"Yeah. It took Nigel Farage less than three hours this morning to admit what everyone who can count knew weeks ago - that that figure was a lie and there's no windfall heading the NHS's way. What about the £128 billion wiped out overnight by this vote? Anyway, should we leave the EU?"

"I don't know. I just want this to be over."

"It's only just begun..."

"I want my country back!"

"So do we. We just have different memories of what that country stood for...."


EU Referendum result : 52% Leave  : 48% Remain


Bathing Water Quality
A pro-Europe website comments that, regarding the Bathing Waters Directive (76/160):

"Until 1986 the UK was still arguing that there were only 27 bathing waters in the country. And, of those, nine failed European targets for keeping them clean. But, in 1987, the EU threatened to sue the UK unless it was more honest about designating bathing waters so they could be tested. At which point, the government named 389 more...We now have 632 beaches designated as used for bathing and 98.9% of them are safe to swim in thanks to EU standards...The EU also checks bathing waters at tourist spots right across Europe, making sure they don’t make you sick on your holidays."

This view is corroborated in a 1995 report from the Centre for Rural Economy at the University of Newcastle upon Type :

"Nigel Haigh of the Institute for European Environmental Policy and a leading analyst and advisor on British environmental policy recently expressed Europe's impact in the following terms: "I have no doubt whatever that the legislation on the environment developed by the EC over the last 20 years has been the single biggest driving force for improving environmental standards in the UK. One of the characteristics of EC legislation is that it sets numerical standards by deadlines in a way which you don't find in British legislation."

"The strength of European environmental policy has not been lost on the public at large; public opinion surveys repeatedly show that a clear majority of British people favour action at the European level to protect the environment rather than leaving decisions to the UK Government"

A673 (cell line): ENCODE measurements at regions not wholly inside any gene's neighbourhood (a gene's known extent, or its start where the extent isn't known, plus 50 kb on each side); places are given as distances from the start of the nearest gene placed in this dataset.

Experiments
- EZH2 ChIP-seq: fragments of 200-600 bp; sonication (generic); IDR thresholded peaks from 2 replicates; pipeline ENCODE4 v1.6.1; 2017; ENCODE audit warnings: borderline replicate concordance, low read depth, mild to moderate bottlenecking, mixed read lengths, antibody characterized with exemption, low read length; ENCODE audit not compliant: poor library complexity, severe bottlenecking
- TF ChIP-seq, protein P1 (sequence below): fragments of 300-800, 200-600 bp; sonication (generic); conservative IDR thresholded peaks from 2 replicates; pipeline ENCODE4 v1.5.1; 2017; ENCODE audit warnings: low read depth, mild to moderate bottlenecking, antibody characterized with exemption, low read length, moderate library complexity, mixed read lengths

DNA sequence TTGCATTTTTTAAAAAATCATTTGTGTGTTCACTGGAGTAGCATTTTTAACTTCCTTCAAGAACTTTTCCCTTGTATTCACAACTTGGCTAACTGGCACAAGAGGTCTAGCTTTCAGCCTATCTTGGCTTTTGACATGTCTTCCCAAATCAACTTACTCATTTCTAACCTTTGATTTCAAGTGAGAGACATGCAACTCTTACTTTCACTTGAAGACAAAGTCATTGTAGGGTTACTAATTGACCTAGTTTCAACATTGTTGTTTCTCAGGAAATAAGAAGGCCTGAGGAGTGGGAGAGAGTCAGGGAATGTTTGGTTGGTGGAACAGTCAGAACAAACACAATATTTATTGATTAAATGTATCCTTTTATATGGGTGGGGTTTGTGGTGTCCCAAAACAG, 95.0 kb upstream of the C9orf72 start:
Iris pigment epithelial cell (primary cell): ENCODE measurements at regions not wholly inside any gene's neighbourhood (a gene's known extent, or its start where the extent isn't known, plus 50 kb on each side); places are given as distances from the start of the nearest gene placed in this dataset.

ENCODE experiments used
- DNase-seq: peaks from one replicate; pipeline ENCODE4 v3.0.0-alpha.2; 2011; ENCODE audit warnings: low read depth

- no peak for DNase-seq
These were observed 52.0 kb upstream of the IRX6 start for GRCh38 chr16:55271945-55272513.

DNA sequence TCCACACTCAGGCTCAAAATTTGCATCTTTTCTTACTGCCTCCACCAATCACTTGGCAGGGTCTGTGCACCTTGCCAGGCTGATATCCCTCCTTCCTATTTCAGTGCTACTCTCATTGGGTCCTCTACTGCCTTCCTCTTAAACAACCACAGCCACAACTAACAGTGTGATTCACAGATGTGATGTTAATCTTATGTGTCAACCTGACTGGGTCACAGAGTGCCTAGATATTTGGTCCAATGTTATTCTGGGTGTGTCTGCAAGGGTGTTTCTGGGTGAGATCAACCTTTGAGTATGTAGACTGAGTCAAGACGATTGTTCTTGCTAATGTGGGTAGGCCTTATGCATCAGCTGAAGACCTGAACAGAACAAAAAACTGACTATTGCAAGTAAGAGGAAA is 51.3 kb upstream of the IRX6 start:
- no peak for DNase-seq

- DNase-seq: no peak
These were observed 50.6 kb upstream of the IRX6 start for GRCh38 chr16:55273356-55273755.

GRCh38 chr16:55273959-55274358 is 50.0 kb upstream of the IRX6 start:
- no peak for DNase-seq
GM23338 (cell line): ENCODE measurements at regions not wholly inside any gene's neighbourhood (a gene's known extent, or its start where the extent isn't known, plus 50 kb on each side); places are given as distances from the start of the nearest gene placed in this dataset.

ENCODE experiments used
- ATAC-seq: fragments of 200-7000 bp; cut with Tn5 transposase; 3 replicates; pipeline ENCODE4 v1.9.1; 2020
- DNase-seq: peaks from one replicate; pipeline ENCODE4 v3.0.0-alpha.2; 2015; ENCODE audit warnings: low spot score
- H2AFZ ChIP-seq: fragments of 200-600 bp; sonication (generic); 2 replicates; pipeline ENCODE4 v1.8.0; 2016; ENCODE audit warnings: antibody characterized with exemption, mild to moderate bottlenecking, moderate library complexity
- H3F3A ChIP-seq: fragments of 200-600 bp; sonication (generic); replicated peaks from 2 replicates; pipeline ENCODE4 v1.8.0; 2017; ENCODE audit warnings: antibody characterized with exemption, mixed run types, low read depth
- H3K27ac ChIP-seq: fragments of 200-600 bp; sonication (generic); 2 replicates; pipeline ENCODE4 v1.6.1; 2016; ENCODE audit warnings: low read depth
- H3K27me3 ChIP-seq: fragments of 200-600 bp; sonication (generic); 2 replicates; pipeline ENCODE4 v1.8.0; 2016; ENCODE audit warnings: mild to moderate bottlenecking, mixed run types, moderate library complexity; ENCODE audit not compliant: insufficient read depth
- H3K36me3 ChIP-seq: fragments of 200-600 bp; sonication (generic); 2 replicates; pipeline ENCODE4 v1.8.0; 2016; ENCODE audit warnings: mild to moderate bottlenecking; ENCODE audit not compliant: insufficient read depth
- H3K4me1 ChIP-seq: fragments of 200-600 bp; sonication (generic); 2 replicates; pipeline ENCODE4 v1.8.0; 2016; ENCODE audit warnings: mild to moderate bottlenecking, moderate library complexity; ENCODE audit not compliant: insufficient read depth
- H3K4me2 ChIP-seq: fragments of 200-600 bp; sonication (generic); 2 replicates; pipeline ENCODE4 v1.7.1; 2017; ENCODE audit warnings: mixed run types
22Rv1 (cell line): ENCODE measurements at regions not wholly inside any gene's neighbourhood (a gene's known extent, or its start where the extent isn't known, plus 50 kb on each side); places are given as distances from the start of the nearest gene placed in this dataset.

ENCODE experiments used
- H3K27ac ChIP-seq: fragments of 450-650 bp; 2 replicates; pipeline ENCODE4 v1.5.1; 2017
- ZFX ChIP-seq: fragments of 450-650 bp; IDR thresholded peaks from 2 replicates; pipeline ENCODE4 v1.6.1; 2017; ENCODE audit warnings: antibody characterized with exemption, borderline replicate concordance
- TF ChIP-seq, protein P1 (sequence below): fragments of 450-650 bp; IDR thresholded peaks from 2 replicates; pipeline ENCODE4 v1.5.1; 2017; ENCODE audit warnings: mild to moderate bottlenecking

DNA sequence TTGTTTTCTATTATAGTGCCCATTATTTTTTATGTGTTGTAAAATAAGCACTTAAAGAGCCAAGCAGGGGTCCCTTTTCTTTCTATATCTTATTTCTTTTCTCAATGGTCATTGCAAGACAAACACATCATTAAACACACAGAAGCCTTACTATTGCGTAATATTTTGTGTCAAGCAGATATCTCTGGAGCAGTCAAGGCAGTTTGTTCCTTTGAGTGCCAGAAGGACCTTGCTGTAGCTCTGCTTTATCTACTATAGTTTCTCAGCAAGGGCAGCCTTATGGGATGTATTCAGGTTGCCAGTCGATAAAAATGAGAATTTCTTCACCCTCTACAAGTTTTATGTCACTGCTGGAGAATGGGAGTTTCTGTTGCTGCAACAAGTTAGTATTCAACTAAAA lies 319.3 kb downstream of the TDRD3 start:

The report describes what happened when very strict designation criteria resulted in the UK claiming to only have 27 bathing waters - less than Luxembourg.

"This initial list... drew derision from influential commentators and the Government's independent advisers (Royal Commission on Environmental Pollution, 1984). The European Commission issued a Reasoned Opinion that the Government had failed to take all the necessary steps to comply with the Directive and threatened infringement procedures. This move, combined with the public and political outcry over the designations, forced the Government to widen its definition...The Government announced in February 1987 that an additional 362 bathing waters had been identified for the purpose of the Directive, and additional waters have subsequently been designated. "

The report also describes how it was difficult for environmental organisations to campaign for improved standards until the arrival of the Directive:

" The results of the water quality monitoring required by the Directive provide the basis for a widely used and well regarded bathing water classification system produced by the Marine Conservation Society (MCS). Implementation of the Directive means that the MCS can now denounce 'failed' beaches in a way that earlier environmental campaigns, such as that mounted by the Coastal Anti-Pollution League, previously could not. Until the Directive's standards were in place, there was no statutory yardstick against which such coastal pollution could be judged. "